Everything Old is…Old Again

Volume 49, Issue 2

We are a nostalgic people, in part because the past can be known, judged, and the “good parts” can be repeated. There is little risk in replicating from the past what today is deemed “traditional.” Tradition is comfortable. We can snuggle down in it. Tradition and comfort ask nothing of us but to be appreciated. We don’t even have to think…ahh…zzzzzz…where’s my blankie?

Stop right there. Wake up. An ideology grounded in nostalgia, which suggests that the “old way” is superior to anything new is an obstructionist stance intended to discourage the creative, often divinely inspired impulse.

One of the primary goals of sacred art and architecture is to challenge the faithful to enter into a deeper understanding of our relationship with God, our fellow human beings, and all of creation. Should we shrug off progress and accept that everything we need to know has already been done, and there is no place for something new? (Isaiah 43:19)

In the prologue of her terrific book, Sanctifying Art: Inviting Conversations Between Artists, Theologians, and the Church (Cascade Books, 2013, published as part of its “Art for Faith’s Sake” series) author Deborah Sokolove reminds us: “Much of what can be known about the Church, as well as society at large, in earlier eras is available only through the medium of the arts.”

Indeed, the study of sacred art and architecture is a textbook of Church history. For example, over more than 2,000 years in Christianity, worship spaces progress from the simple house church to the basilica to the fortress, and tell the parallel tales of the elevation of Christ’s divinity and that of the hierarchy, and the subtle occlusion of Jesus’ humanity and the diminished role of the laity. In the same way that the inspired authors of sacred scripture addressed a particular group of believers who were living through a specific historical event, artists and architects of religious art and architecture have responded to the needs of believers, the Church, and that era’s particular view of the world.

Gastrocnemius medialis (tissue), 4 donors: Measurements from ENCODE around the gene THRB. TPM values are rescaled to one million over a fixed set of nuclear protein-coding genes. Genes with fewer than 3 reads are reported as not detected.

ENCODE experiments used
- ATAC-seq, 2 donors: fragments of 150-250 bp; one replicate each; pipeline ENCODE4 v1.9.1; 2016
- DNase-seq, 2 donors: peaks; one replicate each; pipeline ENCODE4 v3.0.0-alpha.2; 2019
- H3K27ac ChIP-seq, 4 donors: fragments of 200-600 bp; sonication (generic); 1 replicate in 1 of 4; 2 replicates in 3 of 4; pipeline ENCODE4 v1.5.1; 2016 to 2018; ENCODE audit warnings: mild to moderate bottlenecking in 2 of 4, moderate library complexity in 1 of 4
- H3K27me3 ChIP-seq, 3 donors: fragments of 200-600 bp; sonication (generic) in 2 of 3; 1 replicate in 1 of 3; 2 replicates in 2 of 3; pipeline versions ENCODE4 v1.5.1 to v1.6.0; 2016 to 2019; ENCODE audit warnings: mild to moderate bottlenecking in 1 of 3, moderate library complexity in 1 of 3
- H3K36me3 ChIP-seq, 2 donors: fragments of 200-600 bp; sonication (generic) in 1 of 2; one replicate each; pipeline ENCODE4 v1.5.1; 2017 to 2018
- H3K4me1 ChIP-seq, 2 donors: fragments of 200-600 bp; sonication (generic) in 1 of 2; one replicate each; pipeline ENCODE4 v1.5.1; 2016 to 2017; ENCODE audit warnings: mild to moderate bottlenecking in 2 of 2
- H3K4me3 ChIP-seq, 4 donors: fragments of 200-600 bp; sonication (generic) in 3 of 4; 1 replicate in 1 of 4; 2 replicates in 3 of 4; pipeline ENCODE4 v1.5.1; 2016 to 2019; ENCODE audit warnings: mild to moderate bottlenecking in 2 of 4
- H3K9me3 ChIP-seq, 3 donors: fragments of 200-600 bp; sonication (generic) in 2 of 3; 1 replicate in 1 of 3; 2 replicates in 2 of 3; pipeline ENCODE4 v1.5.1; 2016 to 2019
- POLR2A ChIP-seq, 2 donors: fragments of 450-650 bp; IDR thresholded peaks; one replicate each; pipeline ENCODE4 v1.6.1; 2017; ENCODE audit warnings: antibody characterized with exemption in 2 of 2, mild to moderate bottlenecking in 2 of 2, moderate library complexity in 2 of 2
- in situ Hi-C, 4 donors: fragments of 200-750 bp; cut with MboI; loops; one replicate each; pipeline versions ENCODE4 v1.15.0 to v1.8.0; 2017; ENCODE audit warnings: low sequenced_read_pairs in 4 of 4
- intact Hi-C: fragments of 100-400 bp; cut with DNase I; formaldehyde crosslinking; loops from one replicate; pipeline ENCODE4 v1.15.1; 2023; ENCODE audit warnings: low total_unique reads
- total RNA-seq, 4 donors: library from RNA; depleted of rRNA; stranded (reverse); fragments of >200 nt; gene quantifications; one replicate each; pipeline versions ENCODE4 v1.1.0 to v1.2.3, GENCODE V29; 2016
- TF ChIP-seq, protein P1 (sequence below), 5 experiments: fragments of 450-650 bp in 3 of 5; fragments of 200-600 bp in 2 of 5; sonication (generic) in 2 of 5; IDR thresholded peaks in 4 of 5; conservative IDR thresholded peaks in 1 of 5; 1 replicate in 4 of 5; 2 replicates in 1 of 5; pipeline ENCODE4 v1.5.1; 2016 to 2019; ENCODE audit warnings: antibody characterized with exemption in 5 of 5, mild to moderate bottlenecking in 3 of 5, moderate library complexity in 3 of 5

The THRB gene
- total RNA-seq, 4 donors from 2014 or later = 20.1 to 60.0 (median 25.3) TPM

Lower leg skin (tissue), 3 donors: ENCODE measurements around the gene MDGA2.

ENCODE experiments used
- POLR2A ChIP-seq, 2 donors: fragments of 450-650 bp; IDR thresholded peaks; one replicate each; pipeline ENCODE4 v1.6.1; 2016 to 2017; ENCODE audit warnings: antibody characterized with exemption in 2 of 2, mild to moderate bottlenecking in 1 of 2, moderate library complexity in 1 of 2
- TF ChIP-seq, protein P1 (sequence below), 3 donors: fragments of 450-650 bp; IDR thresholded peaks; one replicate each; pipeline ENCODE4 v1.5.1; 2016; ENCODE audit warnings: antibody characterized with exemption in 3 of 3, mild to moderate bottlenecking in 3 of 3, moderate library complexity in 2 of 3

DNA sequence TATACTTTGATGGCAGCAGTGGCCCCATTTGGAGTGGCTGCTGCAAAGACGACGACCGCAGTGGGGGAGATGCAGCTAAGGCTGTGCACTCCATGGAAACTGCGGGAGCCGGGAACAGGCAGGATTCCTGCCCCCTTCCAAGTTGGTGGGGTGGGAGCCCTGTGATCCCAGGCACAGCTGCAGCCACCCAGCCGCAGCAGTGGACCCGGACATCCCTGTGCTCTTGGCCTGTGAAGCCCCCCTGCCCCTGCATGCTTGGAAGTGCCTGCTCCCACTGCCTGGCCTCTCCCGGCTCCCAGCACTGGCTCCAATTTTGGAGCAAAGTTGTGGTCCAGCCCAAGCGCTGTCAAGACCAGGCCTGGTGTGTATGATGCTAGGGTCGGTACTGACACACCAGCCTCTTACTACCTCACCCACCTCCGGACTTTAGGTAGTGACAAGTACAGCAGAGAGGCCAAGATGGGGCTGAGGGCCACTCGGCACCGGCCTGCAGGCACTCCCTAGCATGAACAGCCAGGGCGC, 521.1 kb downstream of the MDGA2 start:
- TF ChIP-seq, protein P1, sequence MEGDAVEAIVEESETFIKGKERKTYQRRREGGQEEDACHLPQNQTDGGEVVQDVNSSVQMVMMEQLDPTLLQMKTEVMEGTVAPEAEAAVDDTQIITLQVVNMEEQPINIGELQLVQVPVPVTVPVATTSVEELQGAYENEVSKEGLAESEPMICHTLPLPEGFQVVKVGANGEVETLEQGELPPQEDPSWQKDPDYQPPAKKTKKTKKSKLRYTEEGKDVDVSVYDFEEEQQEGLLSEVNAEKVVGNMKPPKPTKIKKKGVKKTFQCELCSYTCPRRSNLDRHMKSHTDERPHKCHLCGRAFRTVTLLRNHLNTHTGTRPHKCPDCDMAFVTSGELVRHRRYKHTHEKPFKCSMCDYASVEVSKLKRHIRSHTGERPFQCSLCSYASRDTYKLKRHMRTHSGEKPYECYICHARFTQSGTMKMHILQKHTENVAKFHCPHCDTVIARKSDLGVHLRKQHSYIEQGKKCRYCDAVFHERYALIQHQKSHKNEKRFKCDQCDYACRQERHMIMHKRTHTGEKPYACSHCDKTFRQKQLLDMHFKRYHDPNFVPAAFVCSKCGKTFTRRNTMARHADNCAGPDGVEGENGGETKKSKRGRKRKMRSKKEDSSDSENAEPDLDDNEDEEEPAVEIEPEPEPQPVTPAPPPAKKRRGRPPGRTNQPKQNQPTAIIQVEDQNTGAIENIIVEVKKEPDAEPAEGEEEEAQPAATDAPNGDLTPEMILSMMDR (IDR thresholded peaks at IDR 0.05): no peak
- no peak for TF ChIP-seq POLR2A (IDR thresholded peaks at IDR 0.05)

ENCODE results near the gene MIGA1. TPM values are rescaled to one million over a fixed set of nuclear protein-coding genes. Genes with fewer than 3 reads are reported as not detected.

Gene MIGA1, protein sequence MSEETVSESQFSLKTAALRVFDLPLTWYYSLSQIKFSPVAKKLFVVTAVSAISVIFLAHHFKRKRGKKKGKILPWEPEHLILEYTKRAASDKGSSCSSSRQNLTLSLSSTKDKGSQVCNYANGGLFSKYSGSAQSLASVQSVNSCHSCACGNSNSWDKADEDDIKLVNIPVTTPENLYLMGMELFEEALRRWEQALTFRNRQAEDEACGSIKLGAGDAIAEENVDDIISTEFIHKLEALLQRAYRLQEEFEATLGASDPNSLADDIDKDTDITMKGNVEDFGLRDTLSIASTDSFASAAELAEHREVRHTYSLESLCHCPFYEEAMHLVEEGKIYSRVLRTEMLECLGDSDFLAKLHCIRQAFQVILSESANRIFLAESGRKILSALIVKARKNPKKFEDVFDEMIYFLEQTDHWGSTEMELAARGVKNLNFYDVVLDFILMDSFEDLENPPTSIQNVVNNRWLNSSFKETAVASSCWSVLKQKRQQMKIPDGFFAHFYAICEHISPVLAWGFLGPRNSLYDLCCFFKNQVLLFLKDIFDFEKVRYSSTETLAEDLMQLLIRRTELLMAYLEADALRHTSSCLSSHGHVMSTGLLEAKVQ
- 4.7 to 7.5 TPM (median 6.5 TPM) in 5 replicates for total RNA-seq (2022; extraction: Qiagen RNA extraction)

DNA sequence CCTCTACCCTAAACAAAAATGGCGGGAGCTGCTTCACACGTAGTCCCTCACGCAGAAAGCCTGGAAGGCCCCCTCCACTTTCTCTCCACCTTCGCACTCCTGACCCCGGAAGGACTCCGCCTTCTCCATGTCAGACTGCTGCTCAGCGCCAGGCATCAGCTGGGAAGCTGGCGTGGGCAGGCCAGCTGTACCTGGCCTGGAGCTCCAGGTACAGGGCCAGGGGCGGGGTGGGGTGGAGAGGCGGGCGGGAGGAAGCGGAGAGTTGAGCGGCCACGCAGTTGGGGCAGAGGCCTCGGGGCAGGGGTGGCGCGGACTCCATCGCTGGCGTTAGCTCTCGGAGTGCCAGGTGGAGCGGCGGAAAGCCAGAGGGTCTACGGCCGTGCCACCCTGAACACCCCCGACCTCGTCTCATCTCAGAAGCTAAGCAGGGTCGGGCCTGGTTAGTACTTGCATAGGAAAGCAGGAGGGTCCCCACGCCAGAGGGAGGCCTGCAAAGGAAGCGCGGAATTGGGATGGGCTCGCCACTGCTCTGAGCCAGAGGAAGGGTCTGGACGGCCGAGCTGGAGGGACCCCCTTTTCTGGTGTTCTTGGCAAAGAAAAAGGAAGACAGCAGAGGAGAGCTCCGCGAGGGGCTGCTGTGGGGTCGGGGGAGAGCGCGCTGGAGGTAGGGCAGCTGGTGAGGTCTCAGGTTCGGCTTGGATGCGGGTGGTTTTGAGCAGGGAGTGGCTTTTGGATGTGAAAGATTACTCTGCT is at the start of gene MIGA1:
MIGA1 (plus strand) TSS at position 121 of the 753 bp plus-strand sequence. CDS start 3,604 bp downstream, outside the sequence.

There is a strong movement in some religious art circles to limit the creation of sacred art to replications of “traditional” work; this is the historical lens through which the present is viewed. But in truth, what is being replicated is only the appearance of historic architecture, not the craftsmanship—an inauthenticity that includes returning the laity to their pews, where some might say they belong. What took skilled craftspeople centuries to build and years to sculpt, paint, and weave cannot be replicated in vinyl, fiberglass, and artificial stone. What the Holy Spirit has ignited in the hearts of the lay faithful—their active role in the liturgy and life of the Church—cannot be doused or returned to the nave.

Returning to Sokolove’s quote, I wonder what this “traditionalist” movement, which copies what has already been done and effectively restricts the involvement of laity, says about us as a culture. Will historians conclude from our return to the past that we lacked faith in the future? Must contemporary architects and liturgical artists limit themselves to reproducing the art and thought of the classicists? Or can artists carry fresh interpretations of history forward in ways that inspire new, evolving, and expansive experiences of worship?

The author is the developer of artinthesanctuary.com, an online guide devoted to the promotion of liturgical art. She also writes weekly reflections on scripture and discipleship at thegooddisciple.me